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Apples to Oranges: The Importance of Retina-specific Tools
Wednesday, May 22, 2019 9:00 AM
The eye is a complex organ and so are the diseases that it can incur. As a result, the field of ophthalmology is comprised of nuanced sub-specialties that deal with specific areas of the eye. General ophthalmology, which specializes in treating the anterior (front) portion of the eye, can vary markedly from retina-specific practices, which specialize in the posterior (back) portion of the eye.
To monitor their financial health, practices use dashboard and benchmark reports to ascertain key information at a glance and over time, respectively. Both serve a purpose in determining how a practice compares to itself and its peers. While certain data between general ophthalmology and retina practices overlap, it can be problematic to compare retina against general ophthalmology markers across the board.
Since treating the back of the eye often requires an entirely different approach, the same data and tools for general ophthalmology cannot be used exclusively to monitor the health of retina practices — doing so is akin to comparing apples to oranges. To determine which general ophthalmology benchmarks should be avoided, let’s explore the areas in which the specialties differ.
Regardless of the practice specialty, it is important to ensure that accounts receivable (AR) is turning over within a reasonable amount of time. Ophthalmology practices containing an optical shop, as well as retina practices, must have inventory on hand for purchase or use. In this respect, retina and general ophthalmology practices with optical do have an item in common: the cost of goods sold (COGS).
For both, the COGS must be inventoried on a regular basis, and the inventory must be paid for upfront. However, their inventory and cost differ. For optical, one of the COGS are frames, which generally have a price range of $25 to $1,000. For retina, the COGS includes the drugs for intravitreal injections, which can range in price from $21 to $10,000-plus per injection. These prices, coupled with the fact that retina practices generally see a high number of injection patients, lead them to incur a high inventory and cost for COGS.
To ensure they receive payment, the companies selling intravitreal drugs only accept credit. Meaning, for every drug purchase made by a retina practice, it incurs debt. As a result, a medium-sized retina practice may carry an accounts payable (AP) as high as $1 million each month. Retina must use the drugs in time to pay off this debt and prior to their expiration; failure to do so results in the retina practice being in a predicament. Knowing all this, it’s easy to see why retina practices must closely monitor their AR to keep from getting upside down financially — which can happen quickly if left unchecked.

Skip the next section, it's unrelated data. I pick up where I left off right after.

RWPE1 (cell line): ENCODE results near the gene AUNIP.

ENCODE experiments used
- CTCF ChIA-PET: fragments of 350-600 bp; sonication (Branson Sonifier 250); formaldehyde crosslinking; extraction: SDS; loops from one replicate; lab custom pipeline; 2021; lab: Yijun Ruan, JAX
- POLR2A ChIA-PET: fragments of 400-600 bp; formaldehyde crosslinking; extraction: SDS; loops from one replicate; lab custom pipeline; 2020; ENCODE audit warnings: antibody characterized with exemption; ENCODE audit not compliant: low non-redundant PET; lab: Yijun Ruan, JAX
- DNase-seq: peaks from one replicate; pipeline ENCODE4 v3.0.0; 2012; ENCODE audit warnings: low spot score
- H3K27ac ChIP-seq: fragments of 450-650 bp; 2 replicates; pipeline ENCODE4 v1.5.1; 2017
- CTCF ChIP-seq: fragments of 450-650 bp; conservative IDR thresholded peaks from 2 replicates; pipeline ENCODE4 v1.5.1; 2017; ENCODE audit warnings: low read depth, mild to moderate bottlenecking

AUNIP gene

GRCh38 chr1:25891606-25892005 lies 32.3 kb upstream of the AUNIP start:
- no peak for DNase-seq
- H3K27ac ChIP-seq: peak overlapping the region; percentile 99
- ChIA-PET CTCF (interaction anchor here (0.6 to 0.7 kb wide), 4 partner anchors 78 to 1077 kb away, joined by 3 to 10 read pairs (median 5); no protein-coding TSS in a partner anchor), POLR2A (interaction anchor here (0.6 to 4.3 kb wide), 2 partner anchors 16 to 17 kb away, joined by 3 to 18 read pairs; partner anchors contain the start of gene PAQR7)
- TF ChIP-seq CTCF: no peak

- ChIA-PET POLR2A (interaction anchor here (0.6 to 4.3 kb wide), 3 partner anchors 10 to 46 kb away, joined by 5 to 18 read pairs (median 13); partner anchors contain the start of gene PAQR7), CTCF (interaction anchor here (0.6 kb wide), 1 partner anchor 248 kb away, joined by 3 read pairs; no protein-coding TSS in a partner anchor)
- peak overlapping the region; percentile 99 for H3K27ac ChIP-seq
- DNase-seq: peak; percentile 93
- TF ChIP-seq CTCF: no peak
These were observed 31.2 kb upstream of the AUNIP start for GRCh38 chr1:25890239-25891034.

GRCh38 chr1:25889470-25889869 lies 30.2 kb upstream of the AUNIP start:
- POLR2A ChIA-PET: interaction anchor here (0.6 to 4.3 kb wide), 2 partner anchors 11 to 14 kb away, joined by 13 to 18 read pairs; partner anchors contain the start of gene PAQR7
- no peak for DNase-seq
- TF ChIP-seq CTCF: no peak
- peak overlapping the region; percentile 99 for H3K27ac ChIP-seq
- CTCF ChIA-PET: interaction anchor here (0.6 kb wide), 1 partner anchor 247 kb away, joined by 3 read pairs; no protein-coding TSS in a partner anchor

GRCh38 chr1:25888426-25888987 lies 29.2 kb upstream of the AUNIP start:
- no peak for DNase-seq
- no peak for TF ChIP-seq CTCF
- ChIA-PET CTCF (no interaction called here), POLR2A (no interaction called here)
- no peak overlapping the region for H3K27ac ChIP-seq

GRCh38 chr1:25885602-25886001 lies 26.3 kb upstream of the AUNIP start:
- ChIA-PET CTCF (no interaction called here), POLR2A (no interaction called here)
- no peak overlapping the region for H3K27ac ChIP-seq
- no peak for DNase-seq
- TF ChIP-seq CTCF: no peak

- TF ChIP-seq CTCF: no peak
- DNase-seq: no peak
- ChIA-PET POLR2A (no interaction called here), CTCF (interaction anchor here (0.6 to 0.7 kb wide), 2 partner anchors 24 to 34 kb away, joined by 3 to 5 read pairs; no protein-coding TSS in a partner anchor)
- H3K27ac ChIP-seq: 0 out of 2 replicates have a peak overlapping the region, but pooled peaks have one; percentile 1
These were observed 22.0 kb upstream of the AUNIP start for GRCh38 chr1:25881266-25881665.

As a result of these nuances, retina practices cannot simply compare their AR benchmarks to an ophthalmology practice that deals with optical. If they were to do so, their numbers might appear to be tracking successfully at a glance. However, when the COGS is separated from the physician’s professional fees, it is not uncommon to find discrepancies related to intravitreal drugs.
Each ophthalmic sub-specialty has unique procedures and billing and coding patterns; however, to generate revenue, all practices (including retina) use Eye Codes and Evaluation and Management (E&M) codes, as well as diagnostic testing and office- and operating room-based procedures.
Specifically, intravitreal injections take up a bulk of a retina practice’s schedule. Such a visit typically includes a brief workup by a technician, followed by diagnostic testing — which usually differs from a general ophthalmology clinic — and then a trip to the exam room, where the patient is prepped for the injection. Once the injection is performed, the patient is walked to the checkout counter. Overall, intravitreal injections require (1) the patient to spend less time in the clinic, (2) a shorter workup, and (3) a minimal examination performed (or none at all).
Due to the number of injections taking place, retina practices have fewer Eye and E&M coded office visits that generate revenue. Knowing this, retina practices would do well to benchmark against themselves in addition to using available national benchmarks for ophthalmology. While it is important to compare apples to apples, sometimes you need to compare the Gala apple to the Macintosh apple — similar but different.
Apples to Apples
While it’s undeniable that retina and ophthalmic practices share certain similarities, they are not uniformly distributed between the sub-specialties. Knowing this, it’s important to determine what measures are specific to retina practices. Understanding the unique characteristics of the retina practice and consciously choosing tools that provide appropriate benchmarks will enable you to accurately determine the financial health of your practice. This allows retina practices to ensure they’re comparing apples to apples.
LET US HELP: Starting tomorrow, BSM Connection® for Ophthalmology members will have access to our new retina practice toolkit. For non-members interested in gaining access to the toolkit and other practice management resources, please visit BSM Connection® to learn more.